PAGE 312

312 Section 8. EN_LEA Fitting Results # Distribution Parameters 1 Exponential 2 Exponential (2P) 3 Lognormal 4 Lognormal (3P) 5 Normal 4.667 6 Weibull 7 Weibull (3P) Goodness of Fit Summary # Distribution Kolmogorov Smirnov Anderson Darling Chi Squared Statistic Rank Statistic Rank Statistic Rank 1 Exponential 0.42217 7 3.327 6 1.5552 5 2 Exponential (2P) 0.36097 6 3.684 7 N/A 3 Lognormal 0.22349 1 0.82506 1 0.08359 3 4 Lognormal (3P) 0.22815 2 0.82538 2 0.07724 2 5 Normal 0.28802 5 1.4834 4 N/A 6 Weibull 0.24561 3 1.7423 5 0.1817 4 7 Weibull (3P) 0.2563 4 1.0501 3 0.07586 1

PAGE 313

313 Goodness of Fit Details Exponential [#1] Kolmogorov Smirnov Sample Size Statistic P Value Rank 15 0.42217 0.00612 7 0.2 0.1 0.05 0.02 0.01 Critical Value 0.26588 0.30397 0.3376 0.37713 0.4042 Reject? Yes Yes Yes Yes Yes Anderson Darling Sample Size Statistic Rank 15 3.327 6 0.2 0.1 0.05 0.02 0.01 Critical Value 1.3749 1.9286 2. 5018 3.2892 3.9074 Reject? Yes Yes Yes Yes No Chi Squared Deg. of freedom Statistic P Value Rank 1 1.5552 0.21238 5 0.2 0.1 0.05 0.02 0.01 Critical Value 1.6424 2.7055 3.8415 5.4119 6.6349 Reject? No No No No No

PAGE 314

314 Exponential (2P) [#2] Kolmo gorov Smirnov Sample Size Statistic P Value Rank 15 0.36097 0.02948 6 0.2 0.1 0.05 0.02 0.01 Critical Value 0.26588 0.30397 0.3376 0.37713 0.4042 Reject? Yes Yes Yes No No Anderson Darling Sample Size Statistic Rank 15 3.684 7 0.2 0.1 0.05 0.02 0.01 Critical Value 1.3749 1.9286 2.5018 3.2892 3.9074 Reject? Yes Yes Yes Yes No

PAGE 315

315 Lognormal [#3] Kolmogorov Smirnov Sample Size Statistic P Value Rank 15 0.22349 0.38458 1 0.2 0.1 0.05 0.02 0.01 Critical Value 0.26588 0.30397 0.3376 0.37713 0.4042 Reject? No No No No No Anderson Darling Sample Size Statistic Rank 15 0.82506 1 0.2 0.1 0.05 0.02 0.01 Critical Value 1.3749 1.9286 2.5018 3.2892 3.9074 Reject? No No No No No Chi Squared Deg. of freedom Statistic P Value Rank 1 0.08359 0 .77249 3 0.2 0.1 0.05 0.02 0.01 Critical Value 1.6424 2.7055 3.8415 5.4119 6.6349 Reject? No No No No No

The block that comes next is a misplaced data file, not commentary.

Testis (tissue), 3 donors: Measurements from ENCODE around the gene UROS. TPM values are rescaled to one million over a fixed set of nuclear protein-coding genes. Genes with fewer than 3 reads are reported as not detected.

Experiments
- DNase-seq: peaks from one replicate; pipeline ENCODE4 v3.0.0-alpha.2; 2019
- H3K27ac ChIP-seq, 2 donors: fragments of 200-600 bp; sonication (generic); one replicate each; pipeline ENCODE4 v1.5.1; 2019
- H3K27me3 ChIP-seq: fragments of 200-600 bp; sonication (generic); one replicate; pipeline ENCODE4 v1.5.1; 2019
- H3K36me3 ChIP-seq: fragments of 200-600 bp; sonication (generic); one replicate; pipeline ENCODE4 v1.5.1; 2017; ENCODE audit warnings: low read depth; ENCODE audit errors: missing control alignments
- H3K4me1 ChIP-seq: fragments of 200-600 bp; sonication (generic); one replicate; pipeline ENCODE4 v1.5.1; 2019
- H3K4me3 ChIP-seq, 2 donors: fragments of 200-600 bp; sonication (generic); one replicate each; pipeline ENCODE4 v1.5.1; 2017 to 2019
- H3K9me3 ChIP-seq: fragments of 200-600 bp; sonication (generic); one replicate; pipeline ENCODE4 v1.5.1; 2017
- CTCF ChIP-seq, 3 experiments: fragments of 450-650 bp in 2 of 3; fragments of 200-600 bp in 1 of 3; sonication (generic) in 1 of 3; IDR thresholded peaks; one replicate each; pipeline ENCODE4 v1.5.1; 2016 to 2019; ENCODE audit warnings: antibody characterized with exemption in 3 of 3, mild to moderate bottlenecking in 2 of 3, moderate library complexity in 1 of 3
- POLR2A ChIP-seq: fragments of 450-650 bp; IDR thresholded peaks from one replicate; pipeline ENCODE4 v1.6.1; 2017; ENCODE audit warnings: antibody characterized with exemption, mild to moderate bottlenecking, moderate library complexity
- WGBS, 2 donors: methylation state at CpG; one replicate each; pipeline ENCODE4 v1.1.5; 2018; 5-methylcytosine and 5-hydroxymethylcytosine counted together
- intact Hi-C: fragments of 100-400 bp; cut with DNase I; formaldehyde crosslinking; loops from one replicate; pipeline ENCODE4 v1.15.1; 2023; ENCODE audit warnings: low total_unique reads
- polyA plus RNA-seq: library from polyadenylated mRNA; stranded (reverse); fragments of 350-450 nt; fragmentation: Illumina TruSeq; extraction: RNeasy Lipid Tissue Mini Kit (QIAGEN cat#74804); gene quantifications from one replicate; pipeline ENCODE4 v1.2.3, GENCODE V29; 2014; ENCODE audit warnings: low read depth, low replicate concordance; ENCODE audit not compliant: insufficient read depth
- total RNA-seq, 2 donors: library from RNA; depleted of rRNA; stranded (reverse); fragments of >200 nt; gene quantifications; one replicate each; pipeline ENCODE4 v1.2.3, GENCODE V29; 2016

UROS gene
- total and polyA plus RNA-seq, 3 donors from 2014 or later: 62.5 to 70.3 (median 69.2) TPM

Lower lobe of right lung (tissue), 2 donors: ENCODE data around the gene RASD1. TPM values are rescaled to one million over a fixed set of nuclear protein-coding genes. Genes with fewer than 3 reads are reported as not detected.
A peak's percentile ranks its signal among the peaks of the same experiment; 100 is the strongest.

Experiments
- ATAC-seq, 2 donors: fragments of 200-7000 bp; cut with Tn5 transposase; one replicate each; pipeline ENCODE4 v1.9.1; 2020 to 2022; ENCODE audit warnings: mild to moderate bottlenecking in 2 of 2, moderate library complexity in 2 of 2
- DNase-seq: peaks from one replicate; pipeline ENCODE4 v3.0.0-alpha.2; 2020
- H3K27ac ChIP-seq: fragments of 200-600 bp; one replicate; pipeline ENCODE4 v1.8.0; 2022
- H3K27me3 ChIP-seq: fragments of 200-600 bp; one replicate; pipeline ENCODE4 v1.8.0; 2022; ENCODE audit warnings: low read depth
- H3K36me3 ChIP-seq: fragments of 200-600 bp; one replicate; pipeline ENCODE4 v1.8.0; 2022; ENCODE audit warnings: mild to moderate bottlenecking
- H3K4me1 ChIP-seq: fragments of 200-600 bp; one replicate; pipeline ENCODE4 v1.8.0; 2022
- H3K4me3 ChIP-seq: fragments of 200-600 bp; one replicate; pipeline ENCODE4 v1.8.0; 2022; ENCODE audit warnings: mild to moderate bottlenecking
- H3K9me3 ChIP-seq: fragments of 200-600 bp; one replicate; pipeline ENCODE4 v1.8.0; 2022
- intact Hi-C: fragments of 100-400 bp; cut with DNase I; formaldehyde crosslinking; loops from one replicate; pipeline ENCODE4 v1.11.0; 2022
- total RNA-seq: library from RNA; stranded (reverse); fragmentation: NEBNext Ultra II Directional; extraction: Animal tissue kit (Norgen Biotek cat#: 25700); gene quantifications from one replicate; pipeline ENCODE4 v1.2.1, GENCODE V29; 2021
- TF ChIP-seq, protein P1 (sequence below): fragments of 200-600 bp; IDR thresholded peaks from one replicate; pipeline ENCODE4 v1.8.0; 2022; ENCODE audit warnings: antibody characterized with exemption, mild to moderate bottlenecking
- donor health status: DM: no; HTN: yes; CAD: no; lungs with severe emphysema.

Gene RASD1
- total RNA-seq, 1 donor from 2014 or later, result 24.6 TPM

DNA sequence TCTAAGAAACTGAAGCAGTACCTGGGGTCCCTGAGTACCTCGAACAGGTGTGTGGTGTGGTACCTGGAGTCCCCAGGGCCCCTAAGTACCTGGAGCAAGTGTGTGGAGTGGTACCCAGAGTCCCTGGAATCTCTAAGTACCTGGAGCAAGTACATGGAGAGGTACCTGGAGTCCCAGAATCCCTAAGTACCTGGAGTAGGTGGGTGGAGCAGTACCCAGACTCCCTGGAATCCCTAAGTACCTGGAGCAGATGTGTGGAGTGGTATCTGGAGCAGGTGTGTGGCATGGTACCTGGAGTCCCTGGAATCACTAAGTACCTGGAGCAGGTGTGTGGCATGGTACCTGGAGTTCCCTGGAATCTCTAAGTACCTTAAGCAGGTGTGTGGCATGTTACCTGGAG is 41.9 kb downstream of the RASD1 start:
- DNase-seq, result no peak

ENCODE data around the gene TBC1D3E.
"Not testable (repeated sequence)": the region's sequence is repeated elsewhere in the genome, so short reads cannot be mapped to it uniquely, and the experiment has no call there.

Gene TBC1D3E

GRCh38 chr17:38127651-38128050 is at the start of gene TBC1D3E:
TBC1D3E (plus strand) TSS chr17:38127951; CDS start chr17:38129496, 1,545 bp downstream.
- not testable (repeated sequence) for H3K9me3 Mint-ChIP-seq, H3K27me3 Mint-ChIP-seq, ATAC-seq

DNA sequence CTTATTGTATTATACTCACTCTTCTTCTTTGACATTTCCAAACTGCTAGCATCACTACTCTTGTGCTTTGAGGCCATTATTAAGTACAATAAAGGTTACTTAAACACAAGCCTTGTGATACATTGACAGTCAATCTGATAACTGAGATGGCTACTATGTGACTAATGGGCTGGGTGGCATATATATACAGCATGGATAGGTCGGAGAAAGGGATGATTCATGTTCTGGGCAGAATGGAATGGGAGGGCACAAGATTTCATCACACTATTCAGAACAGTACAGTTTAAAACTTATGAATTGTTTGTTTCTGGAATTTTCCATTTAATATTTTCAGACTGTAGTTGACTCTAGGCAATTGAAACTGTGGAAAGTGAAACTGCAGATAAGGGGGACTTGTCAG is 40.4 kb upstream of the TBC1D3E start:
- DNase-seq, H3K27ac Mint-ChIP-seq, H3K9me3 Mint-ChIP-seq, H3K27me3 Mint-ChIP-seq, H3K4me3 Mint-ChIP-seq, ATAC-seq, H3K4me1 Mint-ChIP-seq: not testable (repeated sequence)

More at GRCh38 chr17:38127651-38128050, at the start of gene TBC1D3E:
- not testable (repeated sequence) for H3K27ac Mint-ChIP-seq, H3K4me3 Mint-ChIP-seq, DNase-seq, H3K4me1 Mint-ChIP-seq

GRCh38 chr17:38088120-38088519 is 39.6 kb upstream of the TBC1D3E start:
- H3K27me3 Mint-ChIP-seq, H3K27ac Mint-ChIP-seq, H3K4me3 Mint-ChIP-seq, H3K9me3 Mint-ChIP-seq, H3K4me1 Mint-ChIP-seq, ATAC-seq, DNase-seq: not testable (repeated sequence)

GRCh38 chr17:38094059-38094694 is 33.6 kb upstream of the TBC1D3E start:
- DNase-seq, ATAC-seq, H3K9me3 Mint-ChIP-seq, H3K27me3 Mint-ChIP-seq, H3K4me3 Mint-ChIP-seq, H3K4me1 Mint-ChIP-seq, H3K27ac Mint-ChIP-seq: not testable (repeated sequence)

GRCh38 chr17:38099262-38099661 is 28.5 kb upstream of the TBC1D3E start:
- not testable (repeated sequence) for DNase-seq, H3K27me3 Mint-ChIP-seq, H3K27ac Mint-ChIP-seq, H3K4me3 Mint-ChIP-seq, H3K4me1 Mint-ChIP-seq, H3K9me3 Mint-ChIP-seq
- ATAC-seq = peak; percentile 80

PAGE 316

316 Lognormal (3P) [#4] Kolmogorov Smirnov Sample Size Statistic P Value Rank 15 0.22815 0.3601 2 0.2 0.1 0.05 0.02 0.01 Critical Value 0.26588 0.30397 0.3376 0.37713 0.4042 Reject? No No No No No Anderson Darling Sample Size Statistic Rank 15 0.82538 2 0.2 0.1 0.05 0.02 0.01 Critical Value 1.3749 1.9286 2.5018 3.2892 3.9074 Reject? No No No No No Chi Squared Deg. of freedom Stat istic P Value Rank 1 0.07724 0.78107 2 0.2 0.1 0.05 0.02 0.01 Critical Value 1.6424 2.7055 3.8415 5.4119 6.6349 Reject? No No No No No

PAGE 317

317 Normal [#5] Kolmogorov Smirnov Sample Size Statistic P Value Rank 15 0.28802 0.13525 5 0.2 0.1 0.05 0.02 0.01 Critical Value 0.26588 0.30397 0.3376 0.37713 0.4042 Reject? Yes No No No No Anderson Darling Sample Size Statistic Rank 15 1.4834 4 0.2 0.1 0.05 0.02 0.01 Critical Value 1.3749 1.9286 2.5018 3.2892 3.9074 Reject? Yes No No No No

PAGE 318

318 Weib ull [#6] Kolmogorov Smirnov Sample Size Statistic P Value Rank 15 0.24561 0.27759 3 0.2 0.1 0.05 0.02 0.01 Critical Value 0.26588 0.30397 0.3376 0.37713 0.4042 Reject? No No No No No Anderson Darling Sample Size Statistic Rank 15 1.7423 5 0.2 0.1 0.05 0.02 0.01 Critical Value 1.3749 1.9286 2.5018 3.2892 3.9074 Reject? Yes No No No No Chi Squared Deg. of freedom Statistic P Value Rank 1 0.1817 0.66992 4 0.2 0.1 0.05 0.02 0.01 Critical Value 1.6424 2.7055 3.8415 5.4119 6.6349 Reject? No No No No No

PAGE 319

319 Weibull (3P) [#7] Kolmogorov Smirnov Sample Size Statistic P Value Rank 15 0.2563 0.23428 4 0.2 0.1 0.05 0.02 0.01 Critical Value 0.26588 0.30397 0.3376 0.37713 0.4042 Reject? No No No No No Anderson Darling Sample Size Statistic Rank 15 1.0501 3 0.2 0.1 0.05 0.02 0.01 Critical Value 1.3749 1.9286 2.5018 3.2892 3.9074 Reject? No No No No No Chi Squared Deg. of freedom Statistic P Value Rank 1 0.07586 0.78299 1 0.2 0.1 0.05 0.02 0.01 Critical Value 1.6424 2.7055 3.8415 5. 4119 6.6349 Reject? No No No No No

PAGE 320